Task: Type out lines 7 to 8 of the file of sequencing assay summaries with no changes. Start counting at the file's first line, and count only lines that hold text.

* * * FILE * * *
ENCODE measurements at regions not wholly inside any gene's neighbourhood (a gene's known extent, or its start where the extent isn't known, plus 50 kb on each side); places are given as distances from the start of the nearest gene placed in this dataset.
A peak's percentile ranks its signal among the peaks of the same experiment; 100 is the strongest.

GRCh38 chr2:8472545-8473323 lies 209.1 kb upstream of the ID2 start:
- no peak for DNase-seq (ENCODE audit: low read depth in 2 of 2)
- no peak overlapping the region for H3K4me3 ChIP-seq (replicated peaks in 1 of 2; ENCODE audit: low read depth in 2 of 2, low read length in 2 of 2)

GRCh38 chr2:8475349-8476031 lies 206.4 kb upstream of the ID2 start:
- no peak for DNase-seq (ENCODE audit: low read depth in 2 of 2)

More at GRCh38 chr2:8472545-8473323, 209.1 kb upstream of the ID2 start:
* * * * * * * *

- no peak for DNase-seq (ENCODE audit: low read depth in 2 of 2)

More at GRCh38 chr2:8472545-8473323, 209.1 kb upstream of the ID2 start: